• He remembers that his life is pretty much ruined: he has lost his job, his wife, and all his pals. No wonder he's such a grouch! He goes off on an emo sobfest for a while, and then he notices that it's already daytime, and decides that's a perfect cue to go to bed.
    • Harry wakes up at noon and remembers the time he tried to kill himself with painkillers. It didn't work, so he decided that next time he would use opium. He'd like to do it today, but actually he still has two years before his fiftieth birthday, his personal expiration date.
    • He rereads the book about himself (and who can blame him?) several times, and thinks it's a pretty good book. However, what's really on his mind is that church wall with the "For madmen only!" sign.
    • He decides he's mad enough, and goes looking for the man with the signboard.
    • He can't find him or the door, and he starts thinking about who the important people in his life are. He thinks about Erica, his girlfriend, but they fight every time they see each other and he actually doesn't even know where she lives.
    • He follows a passing funeral procession (like you do?) and ends up in the graveyard (like you do?) He is really judgy about the funeral service, thinking about how the people seem to be forcing themselves to be sad.
    • Then, Harry notices the guy who gave him the book walking away. He catches up and, trying to be James-Bond smooth, asks him if there's a show tonight. The guy gets irritated and tells him to go to the Black Eagle if he wants a show. Harry suddenly isn't sure that he even had the right guy.
    • Later on Harry runs into an old professor friend of his, and gets roped into a dinner at the guy's house. Even though he seemed excited about going, by the time he gets home he is in an awful mood and doesn't want to see his friend and his wife. He takes some pills and reads, then washes up for dinner.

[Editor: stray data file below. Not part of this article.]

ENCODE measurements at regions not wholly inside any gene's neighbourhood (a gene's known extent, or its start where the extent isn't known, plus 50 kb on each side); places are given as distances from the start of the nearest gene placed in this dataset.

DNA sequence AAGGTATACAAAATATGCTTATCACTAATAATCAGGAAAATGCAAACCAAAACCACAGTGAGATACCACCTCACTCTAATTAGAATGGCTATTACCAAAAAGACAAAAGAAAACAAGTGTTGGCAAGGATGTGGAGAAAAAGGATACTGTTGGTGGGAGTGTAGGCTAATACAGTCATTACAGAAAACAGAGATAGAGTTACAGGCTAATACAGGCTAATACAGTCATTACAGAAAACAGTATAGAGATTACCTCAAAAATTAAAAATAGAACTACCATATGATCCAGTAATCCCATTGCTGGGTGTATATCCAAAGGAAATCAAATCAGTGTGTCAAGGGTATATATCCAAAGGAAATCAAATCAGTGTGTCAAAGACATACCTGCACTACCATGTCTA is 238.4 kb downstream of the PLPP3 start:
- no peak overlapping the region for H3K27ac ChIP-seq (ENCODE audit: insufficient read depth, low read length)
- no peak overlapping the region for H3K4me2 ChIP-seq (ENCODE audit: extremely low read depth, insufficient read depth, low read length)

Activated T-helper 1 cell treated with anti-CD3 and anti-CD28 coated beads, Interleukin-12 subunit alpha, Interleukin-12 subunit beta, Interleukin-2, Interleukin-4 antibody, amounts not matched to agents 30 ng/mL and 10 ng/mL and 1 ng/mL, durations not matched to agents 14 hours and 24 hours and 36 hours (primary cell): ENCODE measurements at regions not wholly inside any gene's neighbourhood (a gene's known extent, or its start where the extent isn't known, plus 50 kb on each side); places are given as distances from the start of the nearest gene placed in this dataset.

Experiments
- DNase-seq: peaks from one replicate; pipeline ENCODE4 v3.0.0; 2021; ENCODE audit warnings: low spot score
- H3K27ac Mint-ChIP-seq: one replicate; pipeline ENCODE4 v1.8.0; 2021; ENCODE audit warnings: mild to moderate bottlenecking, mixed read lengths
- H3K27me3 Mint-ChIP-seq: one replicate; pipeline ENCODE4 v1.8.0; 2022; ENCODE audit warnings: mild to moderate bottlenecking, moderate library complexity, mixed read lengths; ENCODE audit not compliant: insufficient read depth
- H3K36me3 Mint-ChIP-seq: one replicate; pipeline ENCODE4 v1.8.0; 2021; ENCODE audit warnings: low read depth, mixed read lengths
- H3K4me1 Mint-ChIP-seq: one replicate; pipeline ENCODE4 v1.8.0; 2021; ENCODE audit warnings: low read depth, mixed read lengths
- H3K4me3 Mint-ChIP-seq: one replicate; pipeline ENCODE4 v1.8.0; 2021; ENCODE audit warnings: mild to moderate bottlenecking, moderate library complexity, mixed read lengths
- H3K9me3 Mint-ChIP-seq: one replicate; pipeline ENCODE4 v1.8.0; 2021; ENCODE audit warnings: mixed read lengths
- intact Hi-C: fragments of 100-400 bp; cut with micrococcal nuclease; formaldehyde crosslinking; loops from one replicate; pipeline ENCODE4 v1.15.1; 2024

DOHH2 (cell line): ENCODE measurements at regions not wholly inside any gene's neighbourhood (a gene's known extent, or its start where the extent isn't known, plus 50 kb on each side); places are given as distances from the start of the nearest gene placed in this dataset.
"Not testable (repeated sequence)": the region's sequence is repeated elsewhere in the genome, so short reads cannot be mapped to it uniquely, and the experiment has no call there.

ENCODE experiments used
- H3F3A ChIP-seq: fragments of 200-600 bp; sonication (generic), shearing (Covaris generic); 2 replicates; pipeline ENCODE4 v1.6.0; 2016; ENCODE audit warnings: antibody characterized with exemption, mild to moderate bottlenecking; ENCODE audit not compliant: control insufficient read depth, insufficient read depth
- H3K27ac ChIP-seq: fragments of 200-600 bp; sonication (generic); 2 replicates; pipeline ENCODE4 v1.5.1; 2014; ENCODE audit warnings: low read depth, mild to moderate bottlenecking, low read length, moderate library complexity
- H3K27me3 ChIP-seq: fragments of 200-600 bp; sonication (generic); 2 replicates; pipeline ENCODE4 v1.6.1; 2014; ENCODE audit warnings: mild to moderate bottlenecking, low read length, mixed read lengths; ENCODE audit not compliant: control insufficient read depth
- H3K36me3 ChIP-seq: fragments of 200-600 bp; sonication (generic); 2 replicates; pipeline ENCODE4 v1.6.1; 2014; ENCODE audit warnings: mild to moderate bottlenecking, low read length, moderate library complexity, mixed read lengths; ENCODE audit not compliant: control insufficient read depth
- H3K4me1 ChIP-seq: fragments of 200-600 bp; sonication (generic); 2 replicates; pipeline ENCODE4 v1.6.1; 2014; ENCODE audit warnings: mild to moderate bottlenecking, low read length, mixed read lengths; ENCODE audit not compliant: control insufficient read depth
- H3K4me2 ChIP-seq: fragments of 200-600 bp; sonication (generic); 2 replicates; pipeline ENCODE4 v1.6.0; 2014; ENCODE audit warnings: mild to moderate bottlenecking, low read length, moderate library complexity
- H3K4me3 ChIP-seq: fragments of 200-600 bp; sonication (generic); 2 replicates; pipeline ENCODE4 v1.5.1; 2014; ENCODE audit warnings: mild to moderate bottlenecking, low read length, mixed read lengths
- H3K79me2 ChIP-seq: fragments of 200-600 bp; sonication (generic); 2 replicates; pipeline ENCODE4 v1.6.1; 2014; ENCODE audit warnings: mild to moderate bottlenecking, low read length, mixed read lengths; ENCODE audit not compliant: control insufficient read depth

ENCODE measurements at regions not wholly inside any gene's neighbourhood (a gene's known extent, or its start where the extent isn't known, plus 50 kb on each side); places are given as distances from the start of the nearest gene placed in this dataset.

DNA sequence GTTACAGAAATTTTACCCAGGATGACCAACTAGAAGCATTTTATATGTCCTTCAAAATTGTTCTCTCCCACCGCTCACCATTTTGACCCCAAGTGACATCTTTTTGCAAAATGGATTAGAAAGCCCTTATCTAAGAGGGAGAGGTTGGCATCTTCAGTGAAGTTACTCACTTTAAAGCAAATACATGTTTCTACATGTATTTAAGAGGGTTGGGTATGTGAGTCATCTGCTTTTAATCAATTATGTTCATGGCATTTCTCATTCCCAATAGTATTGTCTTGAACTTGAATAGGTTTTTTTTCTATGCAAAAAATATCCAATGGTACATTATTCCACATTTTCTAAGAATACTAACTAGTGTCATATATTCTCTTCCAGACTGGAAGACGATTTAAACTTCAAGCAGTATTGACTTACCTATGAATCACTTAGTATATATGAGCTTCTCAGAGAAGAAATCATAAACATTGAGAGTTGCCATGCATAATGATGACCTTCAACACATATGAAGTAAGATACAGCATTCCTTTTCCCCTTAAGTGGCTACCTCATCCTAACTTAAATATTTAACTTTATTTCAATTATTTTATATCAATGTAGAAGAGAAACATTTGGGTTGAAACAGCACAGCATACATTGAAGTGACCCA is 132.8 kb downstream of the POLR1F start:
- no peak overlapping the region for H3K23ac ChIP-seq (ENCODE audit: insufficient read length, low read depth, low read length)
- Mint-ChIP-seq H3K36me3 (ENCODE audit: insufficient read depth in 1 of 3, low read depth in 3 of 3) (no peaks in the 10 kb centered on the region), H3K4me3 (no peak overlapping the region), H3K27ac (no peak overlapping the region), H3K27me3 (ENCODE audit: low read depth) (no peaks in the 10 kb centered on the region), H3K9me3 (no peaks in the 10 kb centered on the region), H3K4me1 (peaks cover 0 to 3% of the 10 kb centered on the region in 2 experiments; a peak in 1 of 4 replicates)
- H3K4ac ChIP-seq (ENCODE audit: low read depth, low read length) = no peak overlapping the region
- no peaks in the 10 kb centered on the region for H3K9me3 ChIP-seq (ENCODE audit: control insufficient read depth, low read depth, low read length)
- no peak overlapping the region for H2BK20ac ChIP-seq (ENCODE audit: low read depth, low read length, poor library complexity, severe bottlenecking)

• At his friend's house he notices an engraving of Goethe, and it really gets Harry's goat. He really thinks that it's a terrible representation of one of his heroes, and is mulling over just how mad it makes him when the professor's wife comes in.
    • She sticks her foot in her mouth, asking about Harry's wife, and he tells her they're divorced. Finally his buddy comes in and starts complaining about some jerk he read about in the newspaper that doesn't believe that Germany is the most special place in the world. It turns out that Harry is that jerk (awkward!) but he doesn't say anything.
    • The friend calls the guy in the paper a traitor, which sends Harry into a downward spiral of depression, but luckily dinner is on the table and they all go to sit down. Unfortunately, all of his best jokes fall flat, and it's a dud of a dinner. (He should have tried the one about the dog and the bar.)
    • After dinner Harry just can't keep it in, and criticizes the picture of Goethe. This hurts the lady's feelings and she leaves; Harry's friend tells him that the picture is his wife's prized possession. Harry says he's sorry, explaining that he's insane, and mentions that he is the traitor his friend had been talking about earlier and that he's insulted. Then he leaves. What a night!
    • Harry goes out wandering the streets. He goes into some bars, getting more and more afraid of going home because he knows that he will face death there.
    • Finally he makes it to a place called "The Black Eagle" (sound familiar?) and sees a pretty girl. He sits down with her and they have a chat.
    • Harry tells the girl that he can't go home, and that he'd like to stay with her.
    • She's pretty nice, and decides they should drink wine. Then she goes into mother hen mode, making Harry eat a sandwich and drink.
    • When she tries to make him dance, though, Harry fails her, because he doesn't know how.
    • She reminds him of somebody from his childhood, but he isn't sure who.
    • The girl is shocked that Harry knows so much about every subject but isn't able to dance, and gives him a hard time.
    • He tells her his troubles, like the annoying picture of Goethe, and the girl tells him she understands him.
    • She teases him for only talking about himself, and for not even asking her name. When he does ask, though, she refuses to tell him. Then she goes off to dance, and tells Harry to take a nap while he waits.
    • While he sleeps, Harry dreams that he is waiting to speak to Goethe. There is also a scorpion climbing up his leg, which he shakes off.
    • He worries that maybe he's at the wrong poet's place, and while he waits he wonders about the scorpion's identity.
    • Finally he's called in to meet Goethe, who gives him a speech about how young people aren't appreciative enough.